By 1961 Newgrange was in a dilapidated condition and despite the rapidly increasing number of visitors, there was no right of public access. It was becoming clear to many that this, one of the greatest monuments in Western Europe, could not be left in its then condition. PJ Hartnett, the archaeological officer with Bord Fáilte Eireann (Irish Tourist Board) and a former pupil of Professor O’Kelly’s, arranged a meeting at Newgrange of all those who had a professional interest in the monument. It was the unanimous agreed at the meeting that Professor O’Kelly should undertake the direction of the excavation, being the acknowledged expert on archaeological excavation and exploration in Ireland.
Excavation commenced in 1962 and continued every summer for a four month season up to and including 1975. The aim of the excavation was to discover as much as possible about the archaeological and historical context of Newgrange and the people who built it and to discover what its original finished appearance was so as to direct a reconstruction, conservation and restoration of the structure to its former condition and appearance.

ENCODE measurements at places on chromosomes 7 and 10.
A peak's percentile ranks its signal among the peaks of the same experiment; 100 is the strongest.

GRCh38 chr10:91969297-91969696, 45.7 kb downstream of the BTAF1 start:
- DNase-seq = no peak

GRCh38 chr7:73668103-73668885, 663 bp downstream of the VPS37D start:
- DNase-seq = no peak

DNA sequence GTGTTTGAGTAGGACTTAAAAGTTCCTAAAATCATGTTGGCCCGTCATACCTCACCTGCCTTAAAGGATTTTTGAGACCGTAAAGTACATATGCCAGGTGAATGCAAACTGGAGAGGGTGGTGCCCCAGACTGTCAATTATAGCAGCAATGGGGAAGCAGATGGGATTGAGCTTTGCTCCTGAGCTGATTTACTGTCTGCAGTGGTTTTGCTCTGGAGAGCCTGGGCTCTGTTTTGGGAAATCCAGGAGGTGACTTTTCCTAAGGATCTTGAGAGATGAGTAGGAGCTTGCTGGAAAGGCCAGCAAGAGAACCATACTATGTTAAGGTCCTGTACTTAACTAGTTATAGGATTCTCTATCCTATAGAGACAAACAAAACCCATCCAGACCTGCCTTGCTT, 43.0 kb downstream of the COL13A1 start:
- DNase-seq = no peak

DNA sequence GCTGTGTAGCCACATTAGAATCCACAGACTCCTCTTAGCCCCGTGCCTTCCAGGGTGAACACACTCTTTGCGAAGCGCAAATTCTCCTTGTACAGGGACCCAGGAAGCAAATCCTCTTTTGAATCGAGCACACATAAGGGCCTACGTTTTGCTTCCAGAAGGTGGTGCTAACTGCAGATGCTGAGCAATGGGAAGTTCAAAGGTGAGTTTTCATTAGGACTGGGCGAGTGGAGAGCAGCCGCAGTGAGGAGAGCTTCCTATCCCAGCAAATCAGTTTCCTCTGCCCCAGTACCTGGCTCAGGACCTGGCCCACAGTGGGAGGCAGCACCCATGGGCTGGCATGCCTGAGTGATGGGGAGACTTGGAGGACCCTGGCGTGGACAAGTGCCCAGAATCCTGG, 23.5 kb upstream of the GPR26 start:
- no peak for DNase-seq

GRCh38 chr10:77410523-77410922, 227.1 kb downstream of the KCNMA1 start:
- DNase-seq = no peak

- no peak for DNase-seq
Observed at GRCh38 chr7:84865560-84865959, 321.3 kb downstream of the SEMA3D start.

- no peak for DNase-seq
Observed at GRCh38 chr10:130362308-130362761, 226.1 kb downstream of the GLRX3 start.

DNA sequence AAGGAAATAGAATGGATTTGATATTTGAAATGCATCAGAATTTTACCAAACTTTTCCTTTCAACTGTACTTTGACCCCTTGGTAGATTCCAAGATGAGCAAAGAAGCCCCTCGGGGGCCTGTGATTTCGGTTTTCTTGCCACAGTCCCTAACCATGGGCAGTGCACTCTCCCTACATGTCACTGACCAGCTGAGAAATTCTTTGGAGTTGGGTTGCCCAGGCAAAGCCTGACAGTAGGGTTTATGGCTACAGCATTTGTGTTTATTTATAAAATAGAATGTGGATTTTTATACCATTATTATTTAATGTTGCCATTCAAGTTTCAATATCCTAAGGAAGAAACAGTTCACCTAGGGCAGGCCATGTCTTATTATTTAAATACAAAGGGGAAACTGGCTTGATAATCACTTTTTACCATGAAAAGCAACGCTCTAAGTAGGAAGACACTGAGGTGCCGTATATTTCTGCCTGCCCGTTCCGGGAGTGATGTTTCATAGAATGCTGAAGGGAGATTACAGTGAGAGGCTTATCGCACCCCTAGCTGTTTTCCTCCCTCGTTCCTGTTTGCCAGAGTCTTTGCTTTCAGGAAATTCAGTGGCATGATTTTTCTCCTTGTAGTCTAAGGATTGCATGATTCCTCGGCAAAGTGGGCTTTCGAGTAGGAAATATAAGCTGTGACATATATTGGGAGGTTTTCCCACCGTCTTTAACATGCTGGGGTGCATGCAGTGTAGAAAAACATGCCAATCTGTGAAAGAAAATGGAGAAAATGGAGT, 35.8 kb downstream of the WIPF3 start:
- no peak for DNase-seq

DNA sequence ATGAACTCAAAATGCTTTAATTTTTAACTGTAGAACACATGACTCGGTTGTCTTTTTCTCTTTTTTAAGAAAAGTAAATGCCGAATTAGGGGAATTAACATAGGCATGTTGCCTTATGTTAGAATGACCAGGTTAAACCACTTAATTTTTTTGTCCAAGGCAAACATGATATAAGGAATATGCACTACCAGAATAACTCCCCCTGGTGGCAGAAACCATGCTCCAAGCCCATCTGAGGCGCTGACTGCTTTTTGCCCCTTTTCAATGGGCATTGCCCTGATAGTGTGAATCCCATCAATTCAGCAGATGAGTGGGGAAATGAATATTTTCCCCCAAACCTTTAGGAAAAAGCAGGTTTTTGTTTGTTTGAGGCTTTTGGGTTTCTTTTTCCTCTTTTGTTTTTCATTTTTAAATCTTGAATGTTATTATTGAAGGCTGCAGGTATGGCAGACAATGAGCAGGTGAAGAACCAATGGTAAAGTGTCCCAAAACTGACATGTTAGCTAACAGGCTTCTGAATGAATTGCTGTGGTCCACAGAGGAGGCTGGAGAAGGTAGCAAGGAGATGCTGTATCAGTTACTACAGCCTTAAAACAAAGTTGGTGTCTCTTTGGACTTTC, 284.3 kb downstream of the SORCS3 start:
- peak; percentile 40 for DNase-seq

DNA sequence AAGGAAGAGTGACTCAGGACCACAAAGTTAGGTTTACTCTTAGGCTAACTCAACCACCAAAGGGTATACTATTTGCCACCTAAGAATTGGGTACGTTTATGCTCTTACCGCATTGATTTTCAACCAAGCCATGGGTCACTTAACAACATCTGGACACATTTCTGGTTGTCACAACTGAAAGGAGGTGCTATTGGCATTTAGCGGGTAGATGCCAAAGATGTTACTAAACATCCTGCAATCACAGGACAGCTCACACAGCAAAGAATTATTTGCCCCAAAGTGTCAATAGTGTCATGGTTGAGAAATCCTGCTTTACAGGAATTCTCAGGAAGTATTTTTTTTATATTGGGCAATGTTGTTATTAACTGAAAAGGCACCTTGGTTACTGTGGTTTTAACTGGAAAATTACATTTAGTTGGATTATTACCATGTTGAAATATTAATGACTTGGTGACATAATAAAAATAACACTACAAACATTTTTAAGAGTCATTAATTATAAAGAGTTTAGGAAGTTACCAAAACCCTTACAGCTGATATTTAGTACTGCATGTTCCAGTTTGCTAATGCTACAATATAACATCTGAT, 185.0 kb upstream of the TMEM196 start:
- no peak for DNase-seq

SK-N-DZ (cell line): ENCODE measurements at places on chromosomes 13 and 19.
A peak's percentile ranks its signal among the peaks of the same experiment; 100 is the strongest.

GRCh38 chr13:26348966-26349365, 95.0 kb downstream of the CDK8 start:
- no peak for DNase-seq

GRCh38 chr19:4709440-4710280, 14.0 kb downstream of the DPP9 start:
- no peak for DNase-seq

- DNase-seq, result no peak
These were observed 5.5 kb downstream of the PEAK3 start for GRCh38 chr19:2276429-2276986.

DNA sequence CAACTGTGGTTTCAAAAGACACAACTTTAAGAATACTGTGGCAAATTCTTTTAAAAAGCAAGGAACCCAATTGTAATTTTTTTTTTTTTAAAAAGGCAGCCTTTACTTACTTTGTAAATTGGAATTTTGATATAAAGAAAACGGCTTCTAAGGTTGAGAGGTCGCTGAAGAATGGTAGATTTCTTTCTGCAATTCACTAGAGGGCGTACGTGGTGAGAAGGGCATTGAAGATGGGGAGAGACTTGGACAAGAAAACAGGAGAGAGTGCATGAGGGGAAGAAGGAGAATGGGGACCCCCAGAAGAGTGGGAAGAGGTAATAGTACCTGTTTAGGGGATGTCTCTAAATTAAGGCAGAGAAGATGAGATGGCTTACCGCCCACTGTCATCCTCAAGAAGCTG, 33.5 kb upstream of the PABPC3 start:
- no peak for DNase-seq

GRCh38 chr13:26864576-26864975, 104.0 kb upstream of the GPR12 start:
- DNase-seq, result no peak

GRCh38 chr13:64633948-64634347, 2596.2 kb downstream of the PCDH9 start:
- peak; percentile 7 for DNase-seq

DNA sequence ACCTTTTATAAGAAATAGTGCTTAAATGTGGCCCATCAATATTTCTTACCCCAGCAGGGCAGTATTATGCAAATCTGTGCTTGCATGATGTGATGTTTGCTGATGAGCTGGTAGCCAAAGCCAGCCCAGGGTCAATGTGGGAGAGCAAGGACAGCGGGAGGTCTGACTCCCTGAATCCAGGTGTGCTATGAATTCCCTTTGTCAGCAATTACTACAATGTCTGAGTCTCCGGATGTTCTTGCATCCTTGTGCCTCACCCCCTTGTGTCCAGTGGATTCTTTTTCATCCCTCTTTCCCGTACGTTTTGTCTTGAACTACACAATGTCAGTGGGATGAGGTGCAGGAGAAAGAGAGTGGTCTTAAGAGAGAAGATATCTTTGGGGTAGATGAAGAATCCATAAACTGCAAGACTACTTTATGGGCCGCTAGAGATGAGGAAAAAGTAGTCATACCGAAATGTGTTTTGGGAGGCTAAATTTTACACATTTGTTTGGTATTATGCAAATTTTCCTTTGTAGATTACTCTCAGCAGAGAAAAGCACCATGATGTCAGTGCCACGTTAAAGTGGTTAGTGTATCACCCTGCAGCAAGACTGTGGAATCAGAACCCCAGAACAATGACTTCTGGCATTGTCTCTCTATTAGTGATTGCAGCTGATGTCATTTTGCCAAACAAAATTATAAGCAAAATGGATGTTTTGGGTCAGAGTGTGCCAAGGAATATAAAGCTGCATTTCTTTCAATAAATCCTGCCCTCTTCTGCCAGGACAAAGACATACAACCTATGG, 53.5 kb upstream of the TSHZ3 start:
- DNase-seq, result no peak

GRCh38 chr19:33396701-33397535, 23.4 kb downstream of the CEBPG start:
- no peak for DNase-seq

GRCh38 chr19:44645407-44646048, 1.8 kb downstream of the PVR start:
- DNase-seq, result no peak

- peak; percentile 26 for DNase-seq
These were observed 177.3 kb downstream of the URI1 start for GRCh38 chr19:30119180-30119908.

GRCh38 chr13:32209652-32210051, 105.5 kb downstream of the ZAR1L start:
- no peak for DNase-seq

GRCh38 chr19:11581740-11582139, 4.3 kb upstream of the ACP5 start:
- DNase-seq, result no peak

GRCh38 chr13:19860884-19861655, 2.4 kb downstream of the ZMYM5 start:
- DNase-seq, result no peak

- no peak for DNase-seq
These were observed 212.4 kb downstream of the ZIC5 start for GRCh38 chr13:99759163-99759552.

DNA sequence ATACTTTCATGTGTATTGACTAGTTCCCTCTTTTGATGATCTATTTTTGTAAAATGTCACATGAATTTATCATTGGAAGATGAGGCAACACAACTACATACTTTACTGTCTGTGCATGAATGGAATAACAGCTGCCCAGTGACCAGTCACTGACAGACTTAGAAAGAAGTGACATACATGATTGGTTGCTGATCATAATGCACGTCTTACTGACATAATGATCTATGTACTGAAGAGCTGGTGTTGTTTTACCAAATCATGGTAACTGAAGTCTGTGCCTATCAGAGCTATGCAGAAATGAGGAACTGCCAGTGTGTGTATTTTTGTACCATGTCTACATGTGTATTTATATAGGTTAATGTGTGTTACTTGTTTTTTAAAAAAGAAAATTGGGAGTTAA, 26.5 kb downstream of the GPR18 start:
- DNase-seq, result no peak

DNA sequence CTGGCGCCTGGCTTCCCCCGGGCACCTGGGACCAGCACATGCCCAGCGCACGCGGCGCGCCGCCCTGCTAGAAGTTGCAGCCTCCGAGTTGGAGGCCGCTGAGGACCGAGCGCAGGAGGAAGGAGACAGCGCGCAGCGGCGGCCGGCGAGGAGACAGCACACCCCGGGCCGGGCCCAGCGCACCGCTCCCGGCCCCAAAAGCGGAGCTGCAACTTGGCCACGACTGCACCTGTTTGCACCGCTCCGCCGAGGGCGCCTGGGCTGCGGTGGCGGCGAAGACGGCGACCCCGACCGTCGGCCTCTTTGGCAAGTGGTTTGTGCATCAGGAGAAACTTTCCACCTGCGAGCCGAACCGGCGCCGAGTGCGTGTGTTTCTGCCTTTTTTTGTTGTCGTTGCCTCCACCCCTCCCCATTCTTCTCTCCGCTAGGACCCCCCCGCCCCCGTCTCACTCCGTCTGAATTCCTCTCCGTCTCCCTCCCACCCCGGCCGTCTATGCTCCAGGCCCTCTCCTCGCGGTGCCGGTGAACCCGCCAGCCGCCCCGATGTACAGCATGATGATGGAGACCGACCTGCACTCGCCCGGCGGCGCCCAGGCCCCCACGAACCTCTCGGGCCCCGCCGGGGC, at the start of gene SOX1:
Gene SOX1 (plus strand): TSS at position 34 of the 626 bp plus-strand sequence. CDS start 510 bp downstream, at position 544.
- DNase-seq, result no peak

As part of the early preparation work on Newgrange, Michael J. and Claire O’Kelly travelled to Brittany and Iberia to study at first hand the European background of Newgrange, consulting with the leading experts in those countries on the various features found at Newgrange. The O’Kellys also consulted widely in Ireland and brought in experts in different fields to advise on the restoration of the great cairn of stones which covers the tomb.
The first priority was to examine the cairn slip outside the kerb especially the entrance side (south) of the Newgrange as it was here that repair and conservation was needed urgently. Before excavation could begin trees and shrubs were cleared from the mound. A survey of the mound and the ridge on which Newgrange stands was carried out.